Court of Appeal

Some articles on court of appeal, court, appeals, appeal:

Supreme Court Of Singapore - Jurisdiction and Powers - Jurisdiction - Court of Appeal
... The Court of Appeal exercises only appellate jurisdiction in civil and criminal matters ... it possesses no original jurisdiction – it does not deal with trials of matters coming before the court for the first time ... In general, the Court hears civil appeals from decisions of the High Court made in the exercise of the latter's original and appellate jurisdiction, that is, decisions on cases that started ...
Saunders V United Kingdom - Judgment - Court of Appeal
... The case went to the Court of Appeal where it was rejected on 16 May 1991, with the court referring to the earlier dismissal (R ... regarding the legality of the interviews leave to appeal was refused by the House of Lords ... In December 1994 the Home Secretary referred the case to the Court of Appeal under the Criminal Appeal Act 1968 ...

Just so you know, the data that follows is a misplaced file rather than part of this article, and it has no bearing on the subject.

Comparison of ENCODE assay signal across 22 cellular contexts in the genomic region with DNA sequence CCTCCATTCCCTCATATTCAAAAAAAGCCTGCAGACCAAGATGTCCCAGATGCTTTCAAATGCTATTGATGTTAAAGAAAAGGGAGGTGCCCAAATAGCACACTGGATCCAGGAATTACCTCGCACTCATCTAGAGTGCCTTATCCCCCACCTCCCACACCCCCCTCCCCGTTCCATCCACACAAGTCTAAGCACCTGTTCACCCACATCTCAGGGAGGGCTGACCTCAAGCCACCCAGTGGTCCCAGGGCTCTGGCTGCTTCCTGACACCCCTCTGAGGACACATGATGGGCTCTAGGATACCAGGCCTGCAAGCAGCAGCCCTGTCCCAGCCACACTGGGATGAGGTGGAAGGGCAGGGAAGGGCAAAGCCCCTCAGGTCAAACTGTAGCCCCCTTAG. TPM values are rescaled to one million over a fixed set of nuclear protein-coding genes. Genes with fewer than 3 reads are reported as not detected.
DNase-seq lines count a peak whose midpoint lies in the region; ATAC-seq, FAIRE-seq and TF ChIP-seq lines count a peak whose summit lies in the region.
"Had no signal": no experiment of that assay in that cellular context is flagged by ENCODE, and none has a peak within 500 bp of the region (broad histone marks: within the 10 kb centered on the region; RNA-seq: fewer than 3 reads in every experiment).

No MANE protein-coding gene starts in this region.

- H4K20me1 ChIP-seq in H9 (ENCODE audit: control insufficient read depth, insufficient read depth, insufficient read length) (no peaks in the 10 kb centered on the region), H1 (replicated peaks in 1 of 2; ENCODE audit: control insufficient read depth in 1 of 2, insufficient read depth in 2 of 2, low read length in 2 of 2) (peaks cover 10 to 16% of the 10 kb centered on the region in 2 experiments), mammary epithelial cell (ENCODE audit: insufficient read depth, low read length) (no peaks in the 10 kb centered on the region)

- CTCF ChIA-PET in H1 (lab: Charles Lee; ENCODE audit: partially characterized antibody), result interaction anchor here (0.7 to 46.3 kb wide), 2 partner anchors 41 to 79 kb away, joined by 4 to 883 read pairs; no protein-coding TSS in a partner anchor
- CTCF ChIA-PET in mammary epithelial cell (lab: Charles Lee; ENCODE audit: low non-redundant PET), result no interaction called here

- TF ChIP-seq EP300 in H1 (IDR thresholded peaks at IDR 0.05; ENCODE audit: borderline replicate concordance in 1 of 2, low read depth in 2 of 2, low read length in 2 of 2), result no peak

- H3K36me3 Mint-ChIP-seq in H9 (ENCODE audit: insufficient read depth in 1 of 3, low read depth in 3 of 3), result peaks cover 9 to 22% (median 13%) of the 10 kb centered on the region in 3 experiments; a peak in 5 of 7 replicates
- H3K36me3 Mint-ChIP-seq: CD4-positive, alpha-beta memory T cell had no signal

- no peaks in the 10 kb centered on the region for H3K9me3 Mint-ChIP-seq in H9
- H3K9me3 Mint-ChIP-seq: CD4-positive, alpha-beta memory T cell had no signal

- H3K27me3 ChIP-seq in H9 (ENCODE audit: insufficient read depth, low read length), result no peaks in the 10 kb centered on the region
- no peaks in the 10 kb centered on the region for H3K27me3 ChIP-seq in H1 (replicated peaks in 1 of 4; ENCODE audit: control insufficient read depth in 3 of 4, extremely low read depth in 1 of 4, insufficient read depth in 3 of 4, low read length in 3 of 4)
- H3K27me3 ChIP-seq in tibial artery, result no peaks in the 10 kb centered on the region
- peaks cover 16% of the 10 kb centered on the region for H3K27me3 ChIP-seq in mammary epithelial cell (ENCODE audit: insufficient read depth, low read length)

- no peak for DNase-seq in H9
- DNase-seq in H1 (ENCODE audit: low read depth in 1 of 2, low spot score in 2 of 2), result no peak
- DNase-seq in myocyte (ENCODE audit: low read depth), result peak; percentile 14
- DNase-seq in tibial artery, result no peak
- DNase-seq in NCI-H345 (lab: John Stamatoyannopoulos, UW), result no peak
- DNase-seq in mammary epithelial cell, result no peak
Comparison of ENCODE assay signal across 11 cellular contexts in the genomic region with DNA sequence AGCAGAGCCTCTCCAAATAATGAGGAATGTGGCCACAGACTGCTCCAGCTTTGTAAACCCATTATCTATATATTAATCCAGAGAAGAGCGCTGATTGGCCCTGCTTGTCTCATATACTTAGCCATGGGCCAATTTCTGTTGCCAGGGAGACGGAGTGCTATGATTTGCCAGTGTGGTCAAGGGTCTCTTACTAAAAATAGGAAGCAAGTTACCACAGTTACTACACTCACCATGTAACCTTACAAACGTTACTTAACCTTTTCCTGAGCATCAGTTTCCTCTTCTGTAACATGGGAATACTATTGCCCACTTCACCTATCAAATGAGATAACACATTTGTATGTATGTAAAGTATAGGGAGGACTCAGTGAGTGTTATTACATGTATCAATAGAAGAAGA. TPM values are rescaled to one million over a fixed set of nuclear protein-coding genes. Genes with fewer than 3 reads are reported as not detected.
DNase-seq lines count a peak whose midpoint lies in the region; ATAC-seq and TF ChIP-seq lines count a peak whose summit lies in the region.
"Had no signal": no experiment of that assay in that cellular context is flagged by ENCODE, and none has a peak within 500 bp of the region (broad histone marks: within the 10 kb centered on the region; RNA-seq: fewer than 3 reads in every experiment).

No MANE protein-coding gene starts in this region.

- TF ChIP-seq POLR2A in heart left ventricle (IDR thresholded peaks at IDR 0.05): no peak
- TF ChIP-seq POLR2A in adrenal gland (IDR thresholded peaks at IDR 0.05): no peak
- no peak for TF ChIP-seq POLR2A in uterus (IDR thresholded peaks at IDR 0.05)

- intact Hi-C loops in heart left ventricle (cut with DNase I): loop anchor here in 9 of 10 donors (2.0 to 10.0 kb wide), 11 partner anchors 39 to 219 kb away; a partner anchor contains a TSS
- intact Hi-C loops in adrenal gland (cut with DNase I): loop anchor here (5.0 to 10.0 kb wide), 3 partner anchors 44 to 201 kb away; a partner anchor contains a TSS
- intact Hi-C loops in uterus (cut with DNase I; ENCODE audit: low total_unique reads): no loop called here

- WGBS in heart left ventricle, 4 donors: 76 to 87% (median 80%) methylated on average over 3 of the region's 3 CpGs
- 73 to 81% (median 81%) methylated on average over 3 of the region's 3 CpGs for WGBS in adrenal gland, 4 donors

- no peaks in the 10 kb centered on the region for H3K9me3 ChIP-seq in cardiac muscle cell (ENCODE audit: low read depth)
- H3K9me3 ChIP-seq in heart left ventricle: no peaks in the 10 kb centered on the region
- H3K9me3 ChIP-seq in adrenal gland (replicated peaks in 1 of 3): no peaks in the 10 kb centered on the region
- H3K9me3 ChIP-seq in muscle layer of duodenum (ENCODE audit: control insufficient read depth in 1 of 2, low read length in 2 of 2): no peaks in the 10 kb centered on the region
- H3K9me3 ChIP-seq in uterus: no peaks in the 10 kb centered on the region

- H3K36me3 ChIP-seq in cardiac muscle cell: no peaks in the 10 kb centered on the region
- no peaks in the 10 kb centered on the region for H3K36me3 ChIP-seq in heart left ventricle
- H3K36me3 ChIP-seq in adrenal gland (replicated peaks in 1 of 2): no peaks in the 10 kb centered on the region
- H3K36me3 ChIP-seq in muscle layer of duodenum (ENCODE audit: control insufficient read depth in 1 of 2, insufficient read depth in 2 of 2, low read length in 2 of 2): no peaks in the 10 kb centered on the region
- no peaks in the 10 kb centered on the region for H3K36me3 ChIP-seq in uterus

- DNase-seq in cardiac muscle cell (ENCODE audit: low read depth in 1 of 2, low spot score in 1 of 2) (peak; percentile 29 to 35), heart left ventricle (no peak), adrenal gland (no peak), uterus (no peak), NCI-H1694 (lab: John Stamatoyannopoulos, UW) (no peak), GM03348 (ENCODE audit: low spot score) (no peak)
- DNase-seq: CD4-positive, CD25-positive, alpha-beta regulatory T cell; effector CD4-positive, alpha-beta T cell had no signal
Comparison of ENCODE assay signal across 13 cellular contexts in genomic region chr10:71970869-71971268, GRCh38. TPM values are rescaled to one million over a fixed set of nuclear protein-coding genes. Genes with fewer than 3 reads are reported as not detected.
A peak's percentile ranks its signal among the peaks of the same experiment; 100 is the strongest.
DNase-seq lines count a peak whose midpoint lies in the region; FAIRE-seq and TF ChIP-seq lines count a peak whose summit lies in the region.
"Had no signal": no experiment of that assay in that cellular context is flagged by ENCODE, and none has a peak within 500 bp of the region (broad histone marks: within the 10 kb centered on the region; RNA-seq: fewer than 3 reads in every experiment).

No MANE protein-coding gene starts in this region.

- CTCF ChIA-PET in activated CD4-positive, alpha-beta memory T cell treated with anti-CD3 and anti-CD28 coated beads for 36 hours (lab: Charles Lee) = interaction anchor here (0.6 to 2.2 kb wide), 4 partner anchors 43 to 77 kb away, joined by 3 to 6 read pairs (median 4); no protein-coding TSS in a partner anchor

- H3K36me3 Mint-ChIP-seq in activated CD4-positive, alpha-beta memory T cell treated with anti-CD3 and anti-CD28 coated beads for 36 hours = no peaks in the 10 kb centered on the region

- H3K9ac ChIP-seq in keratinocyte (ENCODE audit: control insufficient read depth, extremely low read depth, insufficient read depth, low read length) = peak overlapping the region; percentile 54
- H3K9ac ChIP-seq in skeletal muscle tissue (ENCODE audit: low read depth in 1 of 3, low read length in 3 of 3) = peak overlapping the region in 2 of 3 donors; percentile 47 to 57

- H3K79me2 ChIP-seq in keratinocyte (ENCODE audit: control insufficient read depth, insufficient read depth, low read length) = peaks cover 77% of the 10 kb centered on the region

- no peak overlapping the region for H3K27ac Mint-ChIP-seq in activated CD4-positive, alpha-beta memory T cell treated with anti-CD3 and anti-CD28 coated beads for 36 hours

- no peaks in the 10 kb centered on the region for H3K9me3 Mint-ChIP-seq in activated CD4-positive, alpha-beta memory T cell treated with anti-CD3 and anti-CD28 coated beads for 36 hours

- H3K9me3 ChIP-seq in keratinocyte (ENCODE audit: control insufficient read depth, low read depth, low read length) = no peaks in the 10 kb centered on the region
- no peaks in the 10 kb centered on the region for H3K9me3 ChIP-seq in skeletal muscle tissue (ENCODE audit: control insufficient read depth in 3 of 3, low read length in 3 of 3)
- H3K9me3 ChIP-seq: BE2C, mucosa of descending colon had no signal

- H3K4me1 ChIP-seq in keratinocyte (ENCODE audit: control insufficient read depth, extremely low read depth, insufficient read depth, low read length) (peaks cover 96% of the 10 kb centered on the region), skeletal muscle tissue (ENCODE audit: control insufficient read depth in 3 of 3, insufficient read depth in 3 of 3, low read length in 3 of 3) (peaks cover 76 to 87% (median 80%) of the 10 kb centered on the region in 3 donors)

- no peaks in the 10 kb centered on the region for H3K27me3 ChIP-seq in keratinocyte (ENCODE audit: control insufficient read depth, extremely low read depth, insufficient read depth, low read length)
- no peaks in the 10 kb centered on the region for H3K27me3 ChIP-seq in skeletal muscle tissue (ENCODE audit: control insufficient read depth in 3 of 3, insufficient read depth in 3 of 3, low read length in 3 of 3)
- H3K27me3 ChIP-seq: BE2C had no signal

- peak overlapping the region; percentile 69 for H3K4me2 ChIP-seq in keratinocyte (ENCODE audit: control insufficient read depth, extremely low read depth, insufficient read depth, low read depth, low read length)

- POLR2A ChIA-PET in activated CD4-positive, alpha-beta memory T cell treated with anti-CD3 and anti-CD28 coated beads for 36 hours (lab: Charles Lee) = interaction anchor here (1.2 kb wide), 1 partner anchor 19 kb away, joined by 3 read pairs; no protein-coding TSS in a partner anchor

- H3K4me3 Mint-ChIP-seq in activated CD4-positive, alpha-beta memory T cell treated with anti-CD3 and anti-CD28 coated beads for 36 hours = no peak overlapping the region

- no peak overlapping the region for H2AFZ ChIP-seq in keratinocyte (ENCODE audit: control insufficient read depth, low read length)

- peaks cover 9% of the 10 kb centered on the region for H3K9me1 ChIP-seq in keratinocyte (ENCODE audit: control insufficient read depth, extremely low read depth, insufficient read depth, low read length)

Bednash V Hearsey - Court of Appeal
... Sir Martin Nourse (with whom Potter LJ concurred) upheld the decision of the High Court, after Mr Hearsey appealed ... of the company's power to award remuneration, it is not for the court to determine if, or to what extent, the remuneration awarded was reasonable ... Miss Giret's well sustained argument, an appeal would have no reasonable prospect of success ...

Famous quotes containing the words appeal and/or court:

    Whether there be any such moral principles, wherein all men do agree, I appeal to any, who have been but moderately conversant in the history of mankind, and looked abroad beyond the smoke of their own chimneys. Where is that practical truth, that is universally received without doubt or question, as it must be, if innate?
    John Locke (1632–1704)

    If a walker is indeed an individualist there is nowhere he can’t go at dawn and not many places he can’t go at noon. But just as it demeans life to live alongside a great river you can no longer swim in or drink from, to be crowded into safer areas and hours takes much of the gloss off walking—one sport you shouldn’t have to reserve a time and a court for.
    Edward Hoagland (b. 1932)